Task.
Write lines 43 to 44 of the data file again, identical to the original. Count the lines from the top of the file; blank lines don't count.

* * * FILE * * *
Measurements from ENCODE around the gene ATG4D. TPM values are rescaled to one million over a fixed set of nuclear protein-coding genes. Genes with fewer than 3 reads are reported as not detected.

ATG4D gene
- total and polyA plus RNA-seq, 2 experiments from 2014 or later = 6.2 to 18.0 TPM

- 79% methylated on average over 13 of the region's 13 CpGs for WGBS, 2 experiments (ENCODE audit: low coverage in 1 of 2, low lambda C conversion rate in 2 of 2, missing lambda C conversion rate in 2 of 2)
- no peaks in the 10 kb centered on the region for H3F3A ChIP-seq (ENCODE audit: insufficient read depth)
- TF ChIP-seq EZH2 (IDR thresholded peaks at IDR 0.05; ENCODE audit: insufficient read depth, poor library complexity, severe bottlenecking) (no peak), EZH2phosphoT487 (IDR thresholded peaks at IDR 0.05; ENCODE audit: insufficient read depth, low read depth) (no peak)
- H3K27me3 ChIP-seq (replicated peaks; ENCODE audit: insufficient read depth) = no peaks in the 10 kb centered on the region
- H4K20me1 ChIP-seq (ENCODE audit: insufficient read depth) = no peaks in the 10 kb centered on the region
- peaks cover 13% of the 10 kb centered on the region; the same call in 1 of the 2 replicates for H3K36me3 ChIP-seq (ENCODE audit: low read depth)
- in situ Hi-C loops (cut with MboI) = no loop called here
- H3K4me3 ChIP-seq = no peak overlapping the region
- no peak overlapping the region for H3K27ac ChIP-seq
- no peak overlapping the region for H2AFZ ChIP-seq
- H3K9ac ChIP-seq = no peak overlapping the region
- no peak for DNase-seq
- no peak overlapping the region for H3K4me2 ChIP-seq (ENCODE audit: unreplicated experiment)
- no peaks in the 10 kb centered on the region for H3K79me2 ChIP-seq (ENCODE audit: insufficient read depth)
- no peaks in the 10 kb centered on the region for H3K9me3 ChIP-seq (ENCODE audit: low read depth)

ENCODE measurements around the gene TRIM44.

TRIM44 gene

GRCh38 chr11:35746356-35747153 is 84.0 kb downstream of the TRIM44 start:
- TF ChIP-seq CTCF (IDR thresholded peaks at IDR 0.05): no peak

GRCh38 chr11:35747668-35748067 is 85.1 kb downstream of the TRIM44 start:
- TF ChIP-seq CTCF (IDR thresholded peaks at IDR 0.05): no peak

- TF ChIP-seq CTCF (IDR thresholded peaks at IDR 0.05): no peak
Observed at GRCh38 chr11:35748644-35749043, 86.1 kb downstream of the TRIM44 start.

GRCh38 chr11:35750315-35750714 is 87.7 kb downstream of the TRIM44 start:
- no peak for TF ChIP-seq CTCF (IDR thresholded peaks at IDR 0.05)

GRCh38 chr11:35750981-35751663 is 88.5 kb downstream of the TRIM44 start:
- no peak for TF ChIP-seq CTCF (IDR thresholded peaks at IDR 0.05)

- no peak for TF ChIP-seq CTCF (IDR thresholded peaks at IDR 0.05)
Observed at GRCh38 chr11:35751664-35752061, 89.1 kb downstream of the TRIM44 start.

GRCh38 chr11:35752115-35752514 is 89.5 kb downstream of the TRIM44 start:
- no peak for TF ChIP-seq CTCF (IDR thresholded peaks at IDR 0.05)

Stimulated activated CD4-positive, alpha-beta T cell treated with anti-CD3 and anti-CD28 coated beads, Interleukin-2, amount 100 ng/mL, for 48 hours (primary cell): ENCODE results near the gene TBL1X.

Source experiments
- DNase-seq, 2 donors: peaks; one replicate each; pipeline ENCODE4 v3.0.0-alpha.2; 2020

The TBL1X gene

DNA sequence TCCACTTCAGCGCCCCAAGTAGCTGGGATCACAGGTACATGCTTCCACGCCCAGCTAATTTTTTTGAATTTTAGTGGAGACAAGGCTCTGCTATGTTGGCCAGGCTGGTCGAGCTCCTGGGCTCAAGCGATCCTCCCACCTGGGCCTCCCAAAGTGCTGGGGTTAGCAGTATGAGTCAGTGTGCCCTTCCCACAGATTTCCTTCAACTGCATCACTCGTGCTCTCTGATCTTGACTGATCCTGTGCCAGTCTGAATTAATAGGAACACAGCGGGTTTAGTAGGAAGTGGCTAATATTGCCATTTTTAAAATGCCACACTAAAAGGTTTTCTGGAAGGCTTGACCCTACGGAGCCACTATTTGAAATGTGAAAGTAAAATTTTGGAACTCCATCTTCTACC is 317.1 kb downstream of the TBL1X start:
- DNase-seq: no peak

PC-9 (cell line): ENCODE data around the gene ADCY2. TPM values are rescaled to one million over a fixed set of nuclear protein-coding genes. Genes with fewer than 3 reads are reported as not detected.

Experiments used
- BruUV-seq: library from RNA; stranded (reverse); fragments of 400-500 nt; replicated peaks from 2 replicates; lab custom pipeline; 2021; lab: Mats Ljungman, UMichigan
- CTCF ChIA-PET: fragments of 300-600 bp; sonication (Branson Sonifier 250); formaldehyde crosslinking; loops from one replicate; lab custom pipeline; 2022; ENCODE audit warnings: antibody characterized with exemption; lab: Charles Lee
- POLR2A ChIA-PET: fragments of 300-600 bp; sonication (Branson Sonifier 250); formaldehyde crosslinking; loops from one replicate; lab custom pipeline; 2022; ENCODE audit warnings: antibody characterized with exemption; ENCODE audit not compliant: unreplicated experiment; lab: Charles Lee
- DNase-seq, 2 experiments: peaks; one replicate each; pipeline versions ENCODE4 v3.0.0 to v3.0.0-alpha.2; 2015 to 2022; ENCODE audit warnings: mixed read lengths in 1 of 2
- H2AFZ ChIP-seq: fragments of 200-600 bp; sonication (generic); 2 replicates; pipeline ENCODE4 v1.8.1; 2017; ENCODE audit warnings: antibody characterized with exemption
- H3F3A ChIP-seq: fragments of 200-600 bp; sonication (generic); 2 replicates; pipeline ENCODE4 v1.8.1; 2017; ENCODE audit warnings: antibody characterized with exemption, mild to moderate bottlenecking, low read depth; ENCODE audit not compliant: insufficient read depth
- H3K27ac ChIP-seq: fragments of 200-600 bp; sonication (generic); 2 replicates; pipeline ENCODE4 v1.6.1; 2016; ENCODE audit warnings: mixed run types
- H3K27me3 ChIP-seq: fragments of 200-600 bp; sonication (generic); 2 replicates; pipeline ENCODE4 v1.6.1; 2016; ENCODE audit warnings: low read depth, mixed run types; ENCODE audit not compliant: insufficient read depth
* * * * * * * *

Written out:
- BruUV-seq: library from RNA; stranded (reverse); fragments of 400-500 nt; replicated peaks from 2 replicates; lab custom pipeline; 2021; lab: Mats Ljungman, UMichigan
- CTCF ChIA-PET: fragments of 300-600 bp; sonication (Branson Sonifier 250); formaldehyde crosslinking; loops from one replicate; lab custom pipeline; 2022; ENCODE audit warnings: antibody characterized with exemption; lab: Charles Lee